A gangster movie where all the gangsters are played by children. Instead of real bullets they use "splurge guns" that cover the victim in cream. The story tells of the rise of "Bugsy Malone" and the battle for power between "Fat Sam" and "Dandy Dan".Written by
Steve Crook <firstname.lastname@example.org>
Dandy Dan gives buttonhole flowers to all of his gang except Doodle. Pies are then brought in for the gang to throw at Doodle, but when they do their flowers have disappeared. See more »
Someone once said, "If it was raining brains, Roxy Robinson wouldn't even get wet." Roxy had spent his whole life making two and two into five, but he could smell trouble like other people could smell gas. But believe you's me, he should've never taken that blind alley by the side of Parido's Bakery. Whatever game it was everybody was playing, sure as eggs is eggs, Roxy the Weasel had been scrambled.
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Two Bugsy Malone video discs are available [9/9/2013] in the U.S.: a 10/11/2005 Region 1 "import" DVD (UPC 4895033728429) distributed by Panorama Entertainment having a feature runtime of 89 minutes (1:29:44) and a 9/9/2008 "All Regions" BD (UPC 5037115290830) distributed by ITV Studios (formerly, in part, Granada Productions) with a feature runtime of 93 minutes (1:33:51 that includes running a 9 second Granada International logo clip, not on the DVD, before and after the movie, 1:33:33 + 00:18). ITV Studios was formed in 2009 by the merger of Granada Productions and Carlton International. Ironically, the DVD case cover lists a 94 minute runtime and the Blu-ray case cover lists an 89 minute runtime. The only differences between the two presentations, once the 18 seconds for the Granada International logo clip is subtracted from the BD time, is (1) after the Rank gong is struck the second time, the text "The RANK ORGANISATION presents" is superimposed over the gong in the BD version while the text "THE RANK ORGANISATION" is superimposed over the gong in the DVD version, (2) the DVD runs the movie about 4% faster than the Blu-ray disc, and (3) the DVD has 1.33:1 aspect (640 pixels x 480 pixels), letter boxed on all four sides to 1.62:1 aspect ratio (596 pixels x 367 pixels) while the BD has 1.78:1 aspect (1920 pixels x 1080 pixels). Both disc conversions appear to have used "pan and scan" cropping from the film's 1.85:1 aspect ratio. Sometimes the cropping appears similar, but other times, one may crop the height mostly from the top while the other mostly from the bottom. The feature on the Blu-ray disc runs at 24 Hz. Although the DVD runs at 60 Hz, the speed-up is similar to the 4.3% speed-up when 24 frame/second film is transferred to 50 Hz Pal format using 2:2 pulldown and may point to a 50 Hz master in its past. See more »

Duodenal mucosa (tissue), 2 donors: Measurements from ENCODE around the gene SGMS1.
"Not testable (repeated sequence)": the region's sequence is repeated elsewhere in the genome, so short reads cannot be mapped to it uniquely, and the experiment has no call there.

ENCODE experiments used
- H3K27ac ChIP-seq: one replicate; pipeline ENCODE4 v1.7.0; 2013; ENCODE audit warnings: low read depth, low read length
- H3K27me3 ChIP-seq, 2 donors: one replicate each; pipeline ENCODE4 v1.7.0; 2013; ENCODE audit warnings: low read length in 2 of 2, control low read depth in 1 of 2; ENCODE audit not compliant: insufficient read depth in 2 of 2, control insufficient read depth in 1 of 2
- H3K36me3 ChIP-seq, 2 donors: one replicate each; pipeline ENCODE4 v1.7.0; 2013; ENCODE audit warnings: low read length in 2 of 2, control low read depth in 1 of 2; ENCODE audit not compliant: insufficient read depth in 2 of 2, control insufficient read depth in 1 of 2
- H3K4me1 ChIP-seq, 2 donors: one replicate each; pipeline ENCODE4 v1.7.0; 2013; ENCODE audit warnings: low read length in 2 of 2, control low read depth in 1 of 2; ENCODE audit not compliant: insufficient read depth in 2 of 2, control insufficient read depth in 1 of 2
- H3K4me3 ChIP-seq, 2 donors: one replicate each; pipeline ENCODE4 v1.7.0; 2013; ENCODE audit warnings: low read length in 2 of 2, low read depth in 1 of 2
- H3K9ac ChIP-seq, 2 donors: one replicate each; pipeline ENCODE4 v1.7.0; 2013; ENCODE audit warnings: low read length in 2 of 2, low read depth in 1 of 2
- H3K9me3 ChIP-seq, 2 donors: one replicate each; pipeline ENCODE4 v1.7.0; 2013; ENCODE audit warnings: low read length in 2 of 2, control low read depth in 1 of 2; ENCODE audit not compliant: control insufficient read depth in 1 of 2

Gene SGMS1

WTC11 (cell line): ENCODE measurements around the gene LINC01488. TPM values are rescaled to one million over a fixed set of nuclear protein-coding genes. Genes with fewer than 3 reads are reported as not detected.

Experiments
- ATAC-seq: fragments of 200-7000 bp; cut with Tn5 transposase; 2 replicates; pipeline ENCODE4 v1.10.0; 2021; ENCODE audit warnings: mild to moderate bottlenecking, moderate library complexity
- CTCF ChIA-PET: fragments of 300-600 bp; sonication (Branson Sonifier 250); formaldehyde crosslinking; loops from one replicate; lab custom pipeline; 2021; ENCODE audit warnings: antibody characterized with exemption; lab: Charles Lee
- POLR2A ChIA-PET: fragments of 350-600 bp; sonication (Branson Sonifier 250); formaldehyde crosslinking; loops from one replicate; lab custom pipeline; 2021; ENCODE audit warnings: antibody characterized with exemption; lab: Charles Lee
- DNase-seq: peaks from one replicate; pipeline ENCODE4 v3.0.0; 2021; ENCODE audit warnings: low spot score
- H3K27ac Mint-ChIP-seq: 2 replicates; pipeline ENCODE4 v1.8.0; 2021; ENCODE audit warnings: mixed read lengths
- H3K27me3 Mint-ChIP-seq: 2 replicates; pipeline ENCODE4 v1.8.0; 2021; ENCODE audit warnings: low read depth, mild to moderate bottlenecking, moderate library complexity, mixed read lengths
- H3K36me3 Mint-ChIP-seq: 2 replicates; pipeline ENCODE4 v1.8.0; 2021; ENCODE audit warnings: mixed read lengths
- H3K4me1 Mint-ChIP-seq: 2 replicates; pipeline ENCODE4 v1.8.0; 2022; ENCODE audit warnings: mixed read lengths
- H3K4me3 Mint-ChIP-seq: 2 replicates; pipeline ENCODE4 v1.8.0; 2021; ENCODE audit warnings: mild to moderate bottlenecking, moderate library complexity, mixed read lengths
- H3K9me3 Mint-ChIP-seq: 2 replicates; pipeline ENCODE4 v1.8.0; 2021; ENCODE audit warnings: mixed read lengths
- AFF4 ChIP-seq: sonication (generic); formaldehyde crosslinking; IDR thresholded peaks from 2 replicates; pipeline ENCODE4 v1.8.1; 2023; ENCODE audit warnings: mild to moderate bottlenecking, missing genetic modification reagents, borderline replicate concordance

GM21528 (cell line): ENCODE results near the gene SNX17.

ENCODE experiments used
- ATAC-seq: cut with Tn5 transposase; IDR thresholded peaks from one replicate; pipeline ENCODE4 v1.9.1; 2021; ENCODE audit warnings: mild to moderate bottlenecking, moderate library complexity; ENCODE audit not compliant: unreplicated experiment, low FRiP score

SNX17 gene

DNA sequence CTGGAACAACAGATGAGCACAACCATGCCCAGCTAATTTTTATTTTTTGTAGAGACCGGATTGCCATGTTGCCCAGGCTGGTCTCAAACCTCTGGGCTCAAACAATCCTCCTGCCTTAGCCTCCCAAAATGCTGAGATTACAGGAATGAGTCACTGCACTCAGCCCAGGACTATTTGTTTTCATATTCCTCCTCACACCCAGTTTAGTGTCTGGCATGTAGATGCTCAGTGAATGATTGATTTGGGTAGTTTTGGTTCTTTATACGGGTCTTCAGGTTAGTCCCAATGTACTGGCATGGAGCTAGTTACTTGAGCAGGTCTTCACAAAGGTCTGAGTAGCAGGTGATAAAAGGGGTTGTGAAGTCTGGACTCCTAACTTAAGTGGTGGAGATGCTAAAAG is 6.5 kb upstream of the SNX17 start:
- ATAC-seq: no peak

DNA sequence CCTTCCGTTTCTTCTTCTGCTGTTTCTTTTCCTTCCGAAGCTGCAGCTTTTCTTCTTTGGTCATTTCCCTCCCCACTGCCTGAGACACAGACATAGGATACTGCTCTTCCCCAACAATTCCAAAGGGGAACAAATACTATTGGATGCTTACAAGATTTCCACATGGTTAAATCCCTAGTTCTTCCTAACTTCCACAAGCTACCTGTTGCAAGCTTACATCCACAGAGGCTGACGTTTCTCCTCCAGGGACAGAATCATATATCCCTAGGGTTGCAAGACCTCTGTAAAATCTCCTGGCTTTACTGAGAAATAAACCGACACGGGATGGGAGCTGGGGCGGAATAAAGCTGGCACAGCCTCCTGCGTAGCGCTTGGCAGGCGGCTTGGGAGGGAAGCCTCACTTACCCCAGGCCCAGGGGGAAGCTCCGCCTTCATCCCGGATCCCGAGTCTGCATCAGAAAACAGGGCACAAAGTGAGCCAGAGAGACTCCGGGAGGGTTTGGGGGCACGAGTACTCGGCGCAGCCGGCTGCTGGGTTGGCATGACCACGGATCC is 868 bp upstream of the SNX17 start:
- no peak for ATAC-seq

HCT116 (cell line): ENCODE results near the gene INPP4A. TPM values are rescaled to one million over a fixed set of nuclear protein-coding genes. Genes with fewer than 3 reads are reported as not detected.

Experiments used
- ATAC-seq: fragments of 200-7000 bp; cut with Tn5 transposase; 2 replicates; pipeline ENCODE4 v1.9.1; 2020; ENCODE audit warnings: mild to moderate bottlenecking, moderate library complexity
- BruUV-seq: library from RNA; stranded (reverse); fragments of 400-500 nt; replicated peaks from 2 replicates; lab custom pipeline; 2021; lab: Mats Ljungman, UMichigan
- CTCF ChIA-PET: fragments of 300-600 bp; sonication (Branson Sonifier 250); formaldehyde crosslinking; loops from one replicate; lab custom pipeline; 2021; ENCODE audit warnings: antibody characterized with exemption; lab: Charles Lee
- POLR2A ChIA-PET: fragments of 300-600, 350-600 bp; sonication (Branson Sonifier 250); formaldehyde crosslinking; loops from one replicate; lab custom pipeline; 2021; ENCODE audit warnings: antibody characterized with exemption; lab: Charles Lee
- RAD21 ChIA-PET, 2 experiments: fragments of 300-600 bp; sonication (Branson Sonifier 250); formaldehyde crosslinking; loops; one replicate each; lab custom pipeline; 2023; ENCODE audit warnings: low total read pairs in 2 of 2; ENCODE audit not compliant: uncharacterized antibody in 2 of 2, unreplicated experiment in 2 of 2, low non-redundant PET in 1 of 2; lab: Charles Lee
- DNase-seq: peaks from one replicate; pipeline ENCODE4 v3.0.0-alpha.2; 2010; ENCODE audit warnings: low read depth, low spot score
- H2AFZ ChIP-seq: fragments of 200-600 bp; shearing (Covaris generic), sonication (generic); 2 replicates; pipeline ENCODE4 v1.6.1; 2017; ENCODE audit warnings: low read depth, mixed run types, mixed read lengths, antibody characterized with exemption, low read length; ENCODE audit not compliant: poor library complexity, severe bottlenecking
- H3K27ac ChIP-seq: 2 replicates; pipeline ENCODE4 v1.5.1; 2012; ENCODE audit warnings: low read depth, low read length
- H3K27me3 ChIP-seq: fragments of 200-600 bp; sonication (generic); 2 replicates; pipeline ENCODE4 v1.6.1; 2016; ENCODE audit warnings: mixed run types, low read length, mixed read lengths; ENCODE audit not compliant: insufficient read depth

I remember my father announcing a family plan to see this movie the year it came out, when I was 9. I didn't want to go--a gangster movie with kids? I thought it would be scary, or worse, boring. But the decision had been made, and I reluctantly went along to the theater. As it turned out, my father was right to take us: "Bugsy Malone" became one of my favorite childhood movies. My brother and I were given the soundtrack LP for Christmas that year (I still have it), and we learned all the songs.
I've since seen the movie as a grownup, and I still think it's very well-made. It wasn't until I was older that I could appreciate the acting, and the sophisticated production design (though I knew when I first saw the movie that it had a very clever script). My only quibble is the filmmakers' decision to have adults sing all the songs--it's a bit bizarre to hear grownup voices coming out of children, and after a while you start to notice that the voices sound the same, since they didn't cast different singers for each character (Paul Williams himself does most of the vocal work). It makes the film feel more low-budget than it should.
Mickey Dolenz directed a stage version of the film in London years later, which I was hoping had all-singing kids, but apparently the songs were pre-recorded. High schools now perform the show, however, so at last the voices will match.
Any kid that's interested in old Hollywood should be given a chance to see this film.
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